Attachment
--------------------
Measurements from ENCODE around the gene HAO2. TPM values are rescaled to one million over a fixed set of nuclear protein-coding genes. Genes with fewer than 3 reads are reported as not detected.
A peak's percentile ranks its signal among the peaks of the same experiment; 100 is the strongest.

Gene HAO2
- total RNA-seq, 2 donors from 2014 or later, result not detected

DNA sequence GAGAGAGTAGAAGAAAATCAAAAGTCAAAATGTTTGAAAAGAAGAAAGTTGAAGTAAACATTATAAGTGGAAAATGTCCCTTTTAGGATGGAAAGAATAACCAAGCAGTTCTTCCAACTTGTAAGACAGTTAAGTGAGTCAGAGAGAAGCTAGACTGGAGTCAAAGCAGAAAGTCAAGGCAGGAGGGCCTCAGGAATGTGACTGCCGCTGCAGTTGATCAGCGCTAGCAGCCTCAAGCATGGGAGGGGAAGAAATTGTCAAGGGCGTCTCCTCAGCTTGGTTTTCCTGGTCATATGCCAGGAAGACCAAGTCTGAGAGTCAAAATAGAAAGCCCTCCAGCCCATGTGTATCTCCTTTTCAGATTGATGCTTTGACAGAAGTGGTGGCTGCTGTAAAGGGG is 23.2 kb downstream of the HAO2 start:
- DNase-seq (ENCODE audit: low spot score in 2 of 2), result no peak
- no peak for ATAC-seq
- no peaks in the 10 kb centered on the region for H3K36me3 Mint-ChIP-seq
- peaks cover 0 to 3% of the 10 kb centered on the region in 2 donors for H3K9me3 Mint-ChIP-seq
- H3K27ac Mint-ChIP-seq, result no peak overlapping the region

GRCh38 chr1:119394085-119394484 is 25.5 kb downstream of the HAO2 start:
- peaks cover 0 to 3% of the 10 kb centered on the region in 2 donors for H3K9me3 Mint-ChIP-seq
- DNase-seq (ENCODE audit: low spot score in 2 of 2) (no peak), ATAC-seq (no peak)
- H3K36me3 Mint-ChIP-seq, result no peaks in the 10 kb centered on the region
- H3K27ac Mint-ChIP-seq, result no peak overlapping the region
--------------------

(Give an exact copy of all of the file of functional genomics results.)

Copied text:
Measurements from ENCODE around the gene HAO2. TPM values are rescaled to one million over a fixed set of nuclear protein-coding genes. Genes with fewer than 3 reads are reported as not detected.
A peak's percentile ranks its signal among the peaks of the same experiment; 100 is the strongest.

Gene HAO2
- total RNA-seq, 2 donors from 2014 or later, result not detected

DNA sequence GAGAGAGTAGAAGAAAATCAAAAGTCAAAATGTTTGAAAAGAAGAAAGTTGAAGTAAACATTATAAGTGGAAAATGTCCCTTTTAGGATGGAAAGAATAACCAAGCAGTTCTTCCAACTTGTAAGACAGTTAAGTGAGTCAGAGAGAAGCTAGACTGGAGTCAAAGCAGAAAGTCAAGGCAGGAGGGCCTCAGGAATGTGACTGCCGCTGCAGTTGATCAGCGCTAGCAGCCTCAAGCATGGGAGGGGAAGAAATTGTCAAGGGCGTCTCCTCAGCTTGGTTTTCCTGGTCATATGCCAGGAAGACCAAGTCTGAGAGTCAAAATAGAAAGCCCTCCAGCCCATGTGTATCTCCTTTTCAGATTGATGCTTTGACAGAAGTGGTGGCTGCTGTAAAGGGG is 23.2 kb downstream of the HAO2 start:
- DNase-seq (ENCODE audit: low spot score in 2 of 2), result no peak
- no peak for ATAC-seq
- no peaks in the 10 kb centered on the region for H3K36me3 Mint-ChIP-seq
- peaks cover 0 to 3% of the 10 kb centered on the region in 2 donors for H3K9me3 Mint-ChIP-seq
- H3K27ac Mint-ChIP-seq, result no peak overlapping the region

GRCh38 chr1:119394085-119394484 is 25.5 kb downstream of the HAO2 start:
- peaks cover 0 to 3% of the 10 kb centered on the region in 2 donors for H3K9me3 Mint-ChIP-seq
- DNase-seq (ENCODE audit: low spot score in 2 of 2) (no peak), ATAC-seq (no peak)
- H3K36me3 Mint-ChIP-seq, result no peaks in the 10 kb centered on the region
- H3K27ac Mint-ChIP-seq, result no peak overlapping the region